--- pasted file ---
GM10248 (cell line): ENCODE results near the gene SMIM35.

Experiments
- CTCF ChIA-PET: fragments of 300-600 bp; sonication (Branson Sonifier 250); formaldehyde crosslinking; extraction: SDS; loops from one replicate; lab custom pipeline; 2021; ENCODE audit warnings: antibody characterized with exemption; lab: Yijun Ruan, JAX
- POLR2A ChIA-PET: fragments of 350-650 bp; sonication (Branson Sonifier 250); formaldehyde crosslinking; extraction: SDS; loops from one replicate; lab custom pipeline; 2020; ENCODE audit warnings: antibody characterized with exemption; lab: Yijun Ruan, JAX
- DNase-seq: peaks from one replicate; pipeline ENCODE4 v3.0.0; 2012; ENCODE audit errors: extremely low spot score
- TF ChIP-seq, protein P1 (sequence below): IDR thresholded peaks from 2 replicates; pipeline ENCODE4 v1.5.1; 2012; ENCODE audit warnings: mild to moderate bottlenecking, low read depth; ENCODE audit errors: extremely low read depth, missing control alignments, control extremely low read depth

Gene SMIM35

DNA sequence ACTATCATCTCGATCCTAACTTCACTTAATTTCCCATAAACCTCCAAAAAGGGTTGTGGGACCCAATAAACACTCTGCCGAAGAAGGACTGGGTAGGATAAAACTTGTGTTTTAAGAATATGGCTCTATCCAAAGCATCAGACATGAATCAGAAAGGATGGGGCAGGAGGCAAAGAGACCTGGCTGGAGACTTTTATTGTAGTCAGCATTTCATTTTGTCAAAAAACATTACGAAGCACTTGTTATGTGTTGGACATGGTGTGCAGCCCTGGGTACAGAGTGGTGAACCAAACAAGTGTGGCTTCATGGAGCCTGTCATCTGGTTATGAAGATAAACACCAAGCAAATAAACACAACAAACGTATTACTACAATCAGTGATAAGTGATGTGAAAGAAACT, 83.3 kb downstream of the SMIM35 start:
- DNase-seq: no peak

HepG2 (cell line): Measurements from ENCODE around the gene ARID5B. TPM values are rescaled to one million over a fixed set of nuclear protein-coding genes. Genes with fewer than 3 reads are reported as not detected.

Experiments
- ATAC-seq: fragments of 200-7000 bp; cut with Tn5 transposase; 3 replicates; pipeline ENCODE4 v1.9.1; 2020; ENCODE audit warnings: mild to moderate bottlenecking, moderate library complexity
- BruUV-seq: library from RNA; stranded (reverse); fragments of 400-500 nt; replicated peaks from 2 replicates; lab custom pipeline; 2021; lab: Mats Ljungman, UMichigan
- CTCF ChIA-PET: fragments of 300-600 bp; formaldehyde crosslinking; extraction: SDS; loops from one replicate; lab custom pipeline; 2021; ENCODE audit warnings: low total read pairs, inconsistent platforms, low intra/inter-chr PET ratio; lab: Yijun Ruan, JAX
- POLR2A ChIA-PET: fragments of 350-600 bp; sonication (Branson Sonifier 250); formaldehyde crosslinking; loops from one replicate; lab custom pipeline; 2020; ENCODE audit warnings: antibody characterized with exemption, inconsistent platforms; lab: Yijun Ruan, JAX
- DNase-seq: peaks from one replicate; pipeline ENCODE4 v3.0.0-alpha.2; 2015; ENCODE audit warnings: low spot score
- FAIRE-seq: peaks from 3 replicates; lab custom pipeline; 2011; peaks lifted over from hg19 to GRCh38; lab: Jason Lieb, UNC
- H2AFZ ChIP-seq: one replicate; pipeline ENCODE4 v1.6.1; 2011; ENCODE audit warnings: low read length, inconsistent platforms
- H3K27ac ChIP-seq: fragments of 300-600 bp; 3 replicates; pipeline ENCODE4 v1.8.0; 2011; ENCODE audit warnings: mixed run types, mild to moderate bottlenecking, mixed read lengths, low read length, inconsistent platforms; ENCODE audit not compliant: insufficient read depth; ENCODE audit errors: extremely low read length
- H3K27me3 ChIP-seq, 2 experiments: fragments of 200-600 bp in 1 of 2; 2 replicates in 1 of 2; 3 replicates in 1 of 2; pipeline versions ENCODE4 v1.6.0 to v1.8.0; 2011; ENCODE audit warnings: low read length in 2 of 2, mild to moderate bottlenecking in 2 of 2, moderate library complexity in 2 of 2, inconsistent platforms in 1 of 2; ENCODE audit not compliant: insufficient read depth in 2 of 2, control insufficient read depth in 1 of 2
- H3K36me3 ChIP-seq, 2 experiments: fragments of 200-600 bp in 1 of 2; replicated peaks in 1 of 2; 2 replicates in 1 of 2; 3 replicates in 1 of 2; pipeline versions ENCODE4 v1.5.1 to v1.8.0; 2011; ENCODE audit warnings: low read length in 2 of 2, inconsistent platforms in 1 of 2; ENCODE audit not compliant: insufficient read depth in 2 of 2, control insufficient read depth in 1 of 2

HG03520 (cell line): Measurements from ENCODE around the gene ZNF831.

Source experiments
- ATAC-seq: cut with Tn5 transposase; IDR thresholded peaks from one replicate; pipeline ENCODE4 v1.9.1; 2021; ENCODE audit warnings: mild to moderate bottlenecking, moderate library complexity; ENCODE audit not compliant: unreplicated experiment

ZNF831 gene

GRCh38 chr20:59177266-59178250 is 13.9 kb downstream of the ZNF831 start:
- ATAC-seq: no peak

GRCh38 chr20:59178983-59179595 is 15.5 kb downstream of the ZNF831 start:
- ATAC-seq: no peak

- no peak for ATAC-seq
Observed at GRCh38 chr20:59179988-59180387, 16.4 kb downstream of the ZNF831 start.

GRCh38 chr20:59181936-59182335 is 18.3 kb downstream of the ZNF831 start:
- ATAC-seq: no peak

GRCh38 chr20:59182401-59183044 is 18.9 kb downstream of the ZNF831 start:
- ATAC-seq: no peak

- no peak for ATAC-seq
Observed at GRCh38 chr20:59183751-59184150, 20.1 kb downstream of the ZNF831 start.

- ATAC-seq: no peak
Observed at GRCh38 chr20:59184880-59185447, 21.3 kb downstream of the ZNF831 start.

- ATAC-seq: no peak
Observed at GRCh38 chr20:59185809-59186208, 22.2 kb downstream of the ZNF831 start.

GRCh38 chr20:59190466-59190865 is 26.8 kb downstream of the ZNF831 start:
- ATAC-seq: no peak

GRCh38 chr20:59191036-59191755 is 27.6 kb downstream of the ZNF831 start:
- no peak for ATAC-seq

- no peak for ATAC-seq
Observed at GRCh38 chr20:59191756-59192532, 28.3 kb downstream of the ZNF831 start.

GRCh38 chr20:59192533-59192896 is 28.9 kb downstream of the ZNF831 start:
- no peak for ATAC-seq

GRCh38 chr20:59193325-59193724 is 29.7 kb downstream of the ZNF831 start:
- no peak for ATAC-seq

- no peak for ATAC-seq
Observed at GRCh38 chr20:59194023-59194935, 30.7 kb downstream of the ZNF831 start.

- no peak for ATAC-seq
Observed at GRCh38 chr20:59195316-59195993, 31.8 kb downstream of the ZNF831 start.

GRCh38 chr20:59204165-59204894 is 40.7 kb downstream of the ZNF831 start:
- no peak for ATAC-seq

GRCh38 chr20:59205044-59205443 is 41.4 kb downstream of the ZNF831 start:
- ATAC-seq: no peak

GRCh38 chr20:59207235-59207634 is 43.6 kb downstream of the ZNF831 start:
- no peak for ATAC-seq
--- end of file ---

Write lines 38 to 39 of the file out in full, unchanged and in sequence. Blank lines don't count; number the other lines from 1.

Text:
- ATAC-seq: no peak
Observed at GRCh38 chr20:59184880-59185447, 21.3 kb downstream of the ZNF831 start.